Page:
Four years after then-President Barack Obama responded to the shooting deaths of 20 children and 6 adults at Sandy Hook Elementary School in Newtown, Connecticut, by ordering U.S. health agencies to sponsor gun research, the National Institutes of Health (NIH) has let lapse a funding program probing firearm violence and how to prevent it, Science has learned. Renewal of the program, which has funded 22 projects for $18 million over the past 3 years, "is still under consideration" a NIH spokesperson said on 6 September, although the agency stopped accepting proposals in January and the last new awards are now being launched.
NIH told Science that scientists may still apply to do firearm research outside the program. Gun researchers say that's not enough, noting that thematic funding programs signal NIH priorities to scientists. They can also help tilt grant decisions toward those in the highlighted area over others that are equally good, but outside it. "It's really critically important to renew that program if we want more firearms research," says Rina Das Eiden, a developmental psychologist at the State University of New York in Buffalo.
Das Eiden and several collaborators won an award to study whether violence exposure and substance use raise the odds of gun violence in high-risk adolescents. "It would have been much harder for us to get funding for this research without that specific program announcement on firearm violence," she says.
The funding stream "was mission critical to bringing me into a new area," adds clinical psychologist Rinad Beidas of the University of Pennsylvania. Beidas won a grant to study how to implement gun safety counseling by pediatric primary care physicians to prevent youth suicide.
A prominent gun rights advocacy group says the program is redundant, however, and charges that it is driven by an antigun animus. "Private groups and foundations donate millions of dollars to fund firearm research every year," says Lars Dalseide, a spokesperson for the National Rifle Association's Institute for Legislative Action in Fairfax, Virginia. "When the government gets involved, and political agendas are allowed to supersede scientific analysis, the end product is nothing but a waste of tax-payer money."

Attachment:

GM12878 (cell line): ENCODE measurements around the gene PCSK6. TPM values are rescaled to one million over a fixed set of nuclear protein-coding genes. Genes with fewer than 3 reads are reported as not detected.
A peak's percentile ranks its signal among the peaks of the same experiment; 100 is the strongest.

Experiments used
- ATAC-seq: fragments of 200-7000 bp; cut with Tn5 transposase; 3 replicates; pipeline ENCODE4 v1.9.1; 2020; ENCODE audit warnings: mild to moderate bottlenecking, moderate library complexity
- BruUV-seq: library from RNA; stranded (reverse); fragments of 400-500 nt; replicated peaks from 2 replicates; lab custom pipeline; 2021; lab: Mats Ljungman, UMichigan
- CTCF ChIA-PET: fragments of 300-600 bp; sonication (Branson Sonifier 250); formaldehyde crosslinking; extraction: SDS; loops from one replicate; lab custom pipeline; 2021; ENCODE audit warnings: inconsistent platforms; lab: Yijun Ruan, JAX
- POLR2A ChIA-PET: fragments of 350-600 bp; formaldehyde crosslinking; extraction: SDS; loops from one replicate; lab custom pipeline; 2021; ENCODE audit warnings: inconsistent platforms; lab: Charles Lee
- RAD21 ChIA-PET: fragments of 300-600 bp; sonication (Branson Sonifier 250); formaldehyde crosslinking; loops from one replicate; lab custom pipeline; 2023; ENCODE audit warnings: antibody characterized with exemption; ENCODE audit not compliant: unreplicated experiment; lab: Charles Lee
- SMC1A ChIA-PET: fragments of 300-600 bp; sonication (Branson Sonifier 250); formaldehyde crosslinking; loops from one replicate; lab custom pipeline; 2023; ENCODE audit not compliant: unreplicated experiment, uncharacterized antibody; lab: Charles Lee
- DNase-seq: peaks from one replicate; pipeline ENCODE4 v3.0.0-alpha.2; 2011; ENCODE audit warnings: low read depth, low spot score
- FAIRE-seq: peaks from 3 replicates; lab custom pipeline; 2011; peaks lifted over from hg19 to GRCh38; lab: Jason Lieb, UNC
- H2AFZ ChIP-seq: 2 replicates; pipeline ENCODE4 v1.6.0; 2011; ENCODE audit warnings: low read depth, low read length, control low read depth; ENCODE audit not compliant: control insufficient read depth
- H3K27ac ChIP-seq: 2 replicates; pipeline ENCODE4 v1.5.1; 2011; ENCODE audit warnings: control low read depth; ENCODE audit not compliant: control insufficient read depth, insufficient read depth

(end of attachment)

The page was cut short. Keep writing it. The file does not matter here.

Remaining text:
Congress has long prohibited the U.S. Centers for Disease Control and Prevention from using government money "to advocate or promote gun control," and in 2012 extended that restriction to other agencies in the Department of Health and Human Services. Obama argued, however, that research was not advocacy, and in response to his directive, NIH issued three funding opportunities for "Research on the Health Determinants and Consequences of Violence and its Prevention, Particularly Firearm Violence." The application window would close in January 2017, the agency noted.
A score of violence researchers and public health experts last November wrote to the agency's lead official on the firearm research initiative, George Koob, director of the National Institute on Alcohol Abuse and Alcoholism, urging him to renew the program. "Think how many hundreds or thousands of [NIH] program announcements revolve around heart disease or cancer," says Charles Branas of Columbia University's Mailman School of Public Health, a longtime firearm researcher who signed the letter. "And they devoted one fleeting program announcement to this."
The $34 billion agency said last week that it is still evaluating the current program's outcomes and has no timeline for a decision on its renewal.